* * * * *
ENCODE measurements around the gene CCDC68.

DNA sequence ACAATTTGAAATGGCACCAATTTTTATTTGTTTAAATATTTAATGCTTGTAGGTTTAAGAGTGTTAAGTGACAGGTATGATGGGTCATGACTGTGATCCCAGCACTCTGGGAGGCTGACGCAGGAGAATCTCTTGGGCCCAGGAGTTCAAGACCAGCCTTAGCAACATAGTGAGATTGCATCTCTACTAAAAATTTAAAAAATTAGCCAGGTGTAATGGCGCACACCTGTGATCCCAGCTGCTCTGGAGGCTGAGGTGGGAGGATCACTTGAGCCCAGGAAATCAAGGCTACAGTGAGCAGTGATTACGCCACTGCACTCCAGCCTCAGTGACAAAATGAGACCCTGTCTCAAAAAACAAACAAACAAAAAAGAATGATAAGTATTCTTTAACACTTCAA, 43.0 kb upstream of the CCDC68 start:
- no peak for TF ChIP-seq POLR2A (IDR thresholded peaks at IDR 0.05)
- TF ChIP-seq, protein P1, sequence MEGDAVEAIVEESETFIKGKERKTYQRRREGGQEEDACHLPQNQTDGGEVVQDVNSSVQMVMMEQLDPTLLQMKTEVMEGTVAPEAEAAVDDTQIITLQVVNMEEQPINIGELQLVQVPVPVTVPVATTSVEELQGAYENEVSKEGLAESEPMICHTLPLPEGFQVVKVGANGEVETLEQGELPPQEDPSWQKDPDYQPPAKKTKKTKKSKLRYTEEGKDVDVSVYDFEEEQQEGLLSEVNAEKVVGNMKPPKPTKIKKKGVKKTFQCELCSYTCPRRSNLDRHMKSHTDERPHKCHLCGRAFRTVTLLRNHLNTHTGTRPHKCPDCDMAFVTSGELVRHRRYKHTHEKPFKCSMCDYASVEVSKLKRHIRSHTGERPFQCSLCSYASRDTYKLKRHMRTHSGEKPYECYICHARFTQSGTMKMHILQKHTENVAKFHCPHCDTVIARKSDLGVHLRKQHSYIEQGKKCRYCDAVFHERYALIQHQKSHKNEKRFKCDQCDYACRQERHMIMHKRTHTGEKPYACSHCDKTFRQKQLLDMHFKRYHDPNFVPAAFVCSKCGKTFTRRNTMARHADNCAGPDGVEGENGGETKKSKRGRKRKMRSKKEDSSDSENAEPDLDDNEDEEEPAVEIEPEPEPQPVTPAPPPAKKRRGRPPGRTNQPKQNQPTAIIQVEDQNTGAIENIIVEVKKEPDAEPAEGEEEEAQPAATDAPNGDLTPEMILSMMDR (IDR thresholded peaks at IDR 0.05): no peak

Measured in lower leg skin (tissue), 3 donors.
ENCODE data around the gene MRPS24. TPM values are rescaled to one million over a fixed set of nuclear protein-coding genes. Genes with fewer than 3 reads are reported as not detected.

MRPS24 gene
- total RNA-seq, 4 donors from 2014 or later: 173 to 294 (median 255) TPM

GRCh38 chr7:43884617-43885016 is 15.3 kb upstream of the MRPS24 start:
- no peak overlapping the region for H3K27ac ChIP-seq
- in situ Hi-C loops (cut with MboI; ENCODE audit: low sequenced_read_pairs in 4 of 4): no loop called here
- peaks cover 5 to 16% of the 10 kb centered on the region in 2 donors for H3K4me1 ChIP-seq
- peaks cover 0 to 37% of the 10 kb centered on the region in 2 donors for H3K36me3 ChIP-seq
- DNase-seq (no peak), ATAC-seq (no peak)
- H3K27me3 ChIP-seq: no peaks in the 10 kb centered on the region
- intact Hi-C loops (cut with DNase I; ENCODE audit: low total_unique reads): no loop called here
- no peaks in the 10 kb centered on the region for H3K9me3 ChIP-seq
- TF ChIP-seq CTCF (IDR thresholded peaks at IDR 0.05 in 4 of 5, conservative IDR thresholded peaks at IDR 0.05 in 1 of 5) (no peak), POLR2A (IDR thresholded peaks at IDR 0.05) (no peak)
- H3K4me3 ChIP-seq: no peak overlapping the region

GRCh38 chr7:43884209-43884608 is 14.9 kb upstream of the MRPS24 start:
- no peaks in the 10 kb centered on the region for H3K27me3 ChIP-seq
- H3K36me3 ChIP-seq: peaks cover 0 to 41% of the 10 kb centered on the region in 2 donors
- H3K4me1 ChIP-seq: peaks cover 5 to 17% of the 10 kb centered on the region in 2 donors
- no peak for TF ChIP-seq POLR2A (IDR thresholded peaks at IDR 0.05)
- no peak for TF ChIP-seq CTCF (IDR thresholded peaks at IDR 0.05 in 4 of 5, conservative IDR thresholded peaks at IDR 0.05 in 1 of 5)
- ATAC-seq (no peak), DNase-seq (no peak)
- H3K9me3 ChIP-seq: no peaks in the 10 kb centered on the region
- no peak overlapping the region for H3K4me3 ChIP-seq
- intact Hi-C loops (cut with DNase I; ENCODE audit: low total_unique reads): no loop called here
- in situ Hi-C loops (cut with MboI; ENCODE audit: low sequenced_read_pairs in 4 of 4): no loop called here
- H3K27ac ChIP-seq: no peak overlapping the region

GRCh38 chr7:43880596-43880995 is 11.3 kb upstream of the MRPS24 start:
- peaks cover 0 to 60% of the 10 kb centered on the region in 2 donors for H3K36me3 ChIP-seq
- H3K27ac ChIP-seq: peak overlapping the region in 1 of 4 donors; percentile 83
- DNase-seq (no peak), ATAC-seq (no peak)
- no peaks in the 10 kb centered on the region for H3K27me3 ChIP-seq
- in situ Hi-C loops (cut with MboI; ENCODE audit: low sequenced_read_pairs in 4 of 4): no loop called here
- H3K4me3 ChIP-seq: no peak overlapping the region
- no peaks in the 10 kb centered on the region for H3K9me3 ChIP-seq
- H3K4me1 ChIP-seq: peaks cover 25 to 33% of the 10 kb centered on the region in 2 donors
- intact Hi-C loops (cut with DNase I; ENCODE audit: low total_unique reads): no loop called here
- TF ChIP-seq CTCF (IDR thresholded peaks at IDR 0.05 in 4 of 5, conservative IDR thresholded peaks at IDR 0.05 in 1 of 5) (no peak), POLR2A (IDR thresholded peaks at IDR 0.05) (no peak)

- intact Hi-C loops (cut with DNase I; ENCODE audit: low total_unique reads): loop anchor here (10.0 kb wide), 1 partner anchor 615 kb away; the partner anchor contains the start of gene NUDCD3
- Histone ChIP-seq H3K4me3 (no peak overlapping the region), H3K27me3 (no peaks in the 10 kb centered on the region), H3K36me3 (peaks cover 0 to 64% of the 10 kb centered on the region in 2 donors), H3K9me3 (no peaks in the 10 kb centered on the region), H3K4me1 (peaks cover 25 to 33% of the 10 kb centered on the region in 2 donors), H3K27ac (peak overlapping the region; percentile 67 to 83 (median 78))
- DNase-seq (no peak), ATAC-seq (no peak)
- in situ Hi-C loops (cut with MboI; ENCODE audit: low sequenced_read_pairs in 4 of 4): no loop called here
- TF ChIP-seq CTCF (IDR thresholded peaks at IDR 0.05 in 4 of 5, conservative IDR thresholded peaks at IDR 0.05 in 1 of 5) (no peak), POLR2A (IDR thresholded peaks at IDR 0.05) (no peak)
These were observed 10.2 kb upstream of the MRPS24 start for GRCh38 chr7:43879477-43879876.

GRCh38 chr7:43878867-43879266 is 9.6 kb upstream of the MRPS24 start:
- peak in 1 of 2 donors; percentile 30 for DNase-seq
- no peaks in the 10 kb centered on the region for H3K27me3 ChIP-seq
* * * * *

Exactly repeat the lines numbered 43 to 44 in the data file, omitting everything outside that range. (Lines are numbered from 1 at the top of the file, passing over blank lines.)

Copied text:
- intact Hi-C loops (cut with DNase I; ENCODE audit: low total_unique reads): loop anchor here (10.0 kb wide), 1 partner anchor 615 kb away; the partner anchor contains the start of gene NUDCD3
- Histone ChIP-seq H3K4me3 (no peak overlapping the region), H3K27me3 (no peaks in the 10 kb centered on the region), H3K36me3 (peaks cover 0 to 64% of the 10 kb centered on the region in 2 donors), H3K9me3 (no peaks in the 10 kb centered on the region), H3K4me1 (peaks cover 25 to 33% of the 10 kb centered on the region in 2 donors), H3K27ac (peak overlapping the region; percentile 67 to 83 (median 78))